Small Breed Service Dogs
For many people with disabilities, a small breed service dog may be the best option.
Our Founder and CEO, Karen Shirk, started her journey with a 125lb. Black German Shepherd by her side. Ben did mobility work and was the reason Karen was able to find her place in the world. However, when Ben was called to cross the Rainbow Bridge, Karen wanted a service dog that would make traveling easier. Her answer came in a 10lb. named Piper who was able to alert her to exacerbations of Myasthenia Gravis, allowing her to take medication and avoid hospitalization.
There are many reasons why a person may decide a smaller dog is better for them. One such reason could be living arrangements; many people live in apartments where space is an issue. A smaller dog takes up less space, and can be trained to use an indoor potty like a cat, or use a space provided on a balcony that has been adapted to keep the small dog from falling off.
There are many other reasons, including but not limited to:
- A preference for smaller dogs
- Living arrangements
- Lack of strength to handle a larger dog
- Ease of travel
- It can cost less to own a small breed dog. Vet visits often cost less and medication is cheaper. (However, it is important to note that a small breed dog needs their teeth cleaned more frequently than a large breed dog.)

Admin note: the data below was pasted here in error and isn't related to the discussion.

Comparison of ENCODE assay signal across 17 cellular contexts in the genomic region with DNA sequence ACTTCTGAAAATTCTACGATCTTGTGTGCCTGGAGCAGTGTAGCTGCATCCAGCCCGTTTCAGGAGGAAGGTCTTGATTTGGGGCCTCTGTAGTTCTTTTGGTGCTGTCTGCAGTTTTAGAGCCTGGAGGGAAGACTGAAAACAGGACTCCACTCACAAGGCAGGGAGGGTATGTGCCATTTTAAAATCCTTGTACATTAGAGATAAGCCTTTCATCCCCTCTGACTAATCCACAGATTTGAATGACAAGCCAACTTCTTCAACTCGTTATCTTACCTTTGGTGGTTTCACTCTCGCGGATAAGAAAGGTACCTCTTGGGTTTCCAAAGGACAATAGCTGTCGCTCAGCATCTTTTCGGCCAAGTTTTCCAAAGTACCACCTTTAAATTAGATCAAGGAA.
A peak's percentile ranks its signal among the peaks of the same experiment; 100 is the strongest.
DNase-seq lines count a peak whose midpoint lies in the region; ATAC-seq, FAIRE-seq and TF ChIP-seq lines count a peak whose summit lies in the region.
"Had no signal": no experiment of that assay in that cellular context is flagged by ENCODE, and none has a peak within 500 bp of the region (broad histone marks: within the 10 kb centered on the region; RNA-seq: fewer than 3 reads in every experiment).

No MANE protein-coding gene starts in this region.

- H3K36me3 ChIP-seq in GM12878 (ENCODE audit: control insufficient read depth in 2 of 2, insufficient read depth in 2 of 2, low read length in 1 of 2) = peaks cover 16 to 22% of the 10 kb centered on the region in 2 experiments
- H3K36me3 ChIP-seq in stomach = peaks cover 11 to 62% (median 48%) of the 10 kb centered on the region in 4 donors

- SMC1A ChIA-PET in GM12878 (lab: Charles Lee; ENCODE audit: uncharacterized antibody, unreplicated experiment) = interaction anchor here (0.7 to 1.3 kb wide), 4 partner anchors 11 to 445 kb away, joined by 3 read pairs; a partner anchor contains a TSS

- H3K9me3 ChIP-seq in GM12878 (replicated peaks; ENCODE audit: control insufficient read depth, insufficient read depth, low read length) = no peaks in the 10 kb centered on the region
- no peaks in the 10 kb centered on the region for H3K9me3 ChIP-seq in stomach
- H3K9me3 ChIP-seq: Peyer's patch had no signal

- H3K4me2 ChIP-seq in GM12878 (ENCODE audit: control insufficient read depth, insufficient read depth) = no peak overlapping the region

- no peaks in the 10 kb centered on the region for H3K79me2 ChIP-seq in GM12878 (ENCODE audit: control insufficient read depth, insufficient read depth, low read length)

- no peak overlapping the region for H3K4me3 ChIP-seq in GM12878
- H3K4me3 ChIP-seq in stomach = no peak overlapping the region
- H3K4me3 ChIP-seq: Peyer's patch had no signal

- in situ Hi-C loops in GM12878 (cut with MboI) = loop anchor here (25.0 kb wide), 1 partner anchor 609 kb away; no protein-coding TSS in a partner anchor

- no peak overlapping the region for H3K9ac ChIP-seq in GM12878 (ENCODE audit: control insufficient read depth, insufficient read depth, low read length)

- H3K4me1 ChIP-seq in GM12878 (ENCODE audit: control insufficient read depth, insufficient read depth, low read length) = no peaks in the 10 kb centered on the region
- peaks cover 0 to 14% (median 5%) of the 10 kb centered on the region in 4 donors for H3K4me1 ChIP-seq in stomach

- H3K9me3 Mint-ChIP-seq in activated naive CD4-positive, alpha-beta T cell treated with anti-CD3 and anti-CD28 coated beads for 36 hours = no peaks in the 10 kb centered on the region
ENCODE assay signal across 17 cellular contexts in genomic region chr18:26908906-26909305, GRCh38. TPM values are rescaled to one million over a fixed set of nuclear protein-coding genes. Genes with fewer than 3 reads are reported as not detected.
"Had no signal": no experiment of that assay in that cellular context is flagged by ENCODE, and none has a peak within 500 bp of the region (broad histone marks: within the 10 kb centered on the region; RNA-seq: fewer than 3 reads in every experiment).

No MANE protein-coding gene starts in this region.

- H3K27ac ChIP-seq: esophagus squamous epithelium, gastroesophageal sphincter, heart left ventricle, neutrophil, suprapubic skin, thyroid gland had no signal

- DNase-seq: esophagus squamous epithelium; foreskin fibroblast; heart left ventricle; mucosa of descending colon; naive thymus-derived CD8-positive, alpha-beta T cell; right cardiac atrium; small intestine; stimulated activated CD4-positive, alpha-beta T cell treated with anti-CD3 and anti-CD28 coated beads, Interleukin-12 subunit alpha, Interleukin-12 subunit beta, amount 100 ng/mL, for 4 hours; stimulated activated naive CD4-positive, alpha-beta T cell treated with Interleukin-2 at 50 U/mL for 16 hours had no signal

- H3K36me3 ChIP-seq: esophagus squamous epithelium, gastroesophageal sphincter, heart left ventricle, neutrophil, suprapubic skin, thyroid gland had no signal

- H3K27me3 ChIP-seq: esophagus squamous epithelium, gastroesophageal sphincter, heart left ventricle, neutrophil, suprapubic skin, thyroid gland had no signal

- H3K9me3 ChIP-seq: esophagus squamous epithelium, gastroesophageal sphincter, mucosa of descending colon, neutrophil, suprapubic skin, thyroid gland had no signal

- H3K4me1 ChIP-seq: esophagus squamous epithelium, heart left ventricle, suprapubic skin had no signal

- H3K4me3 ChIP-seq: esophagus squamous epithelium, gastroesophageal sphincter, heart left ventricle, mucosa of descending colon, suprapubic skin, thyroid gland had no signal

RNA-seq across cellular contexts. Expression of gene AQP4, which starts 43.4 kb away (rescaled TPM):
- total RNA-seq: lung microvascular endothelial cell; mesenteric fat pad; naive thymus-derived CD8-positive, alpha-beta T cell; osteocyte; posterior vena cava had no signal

- It costs less to feed a small breed dog
Small breed dogs are just as capable of performing specific task trained skills as a larger service dog and the only reason size is needed is if the skill demands such. For example, a small breed dog could not do balance work.
At 4 Paws we have a wonderful small breed option! We use papillons as service dogs; in fact we use them almost exclusively in our Diabetic Alert Program as they seem to have been created to do medical alert!
What can 4 Paws train a papillon to do?
- Diabetic Alert
- Seizure Alert (When the child does not have issues that would make it unsafe to place a small dog with them for example a child with autistic like behaviors who may not understand gentle)
- Medical Alert
- Hearing Ear work
- Some mobility skills such as retrieving smaller items or pushing an elevator button from the lap of their partner
- Alzheimer's assistance (dog handled by primary caregiver)
- PTSD Alert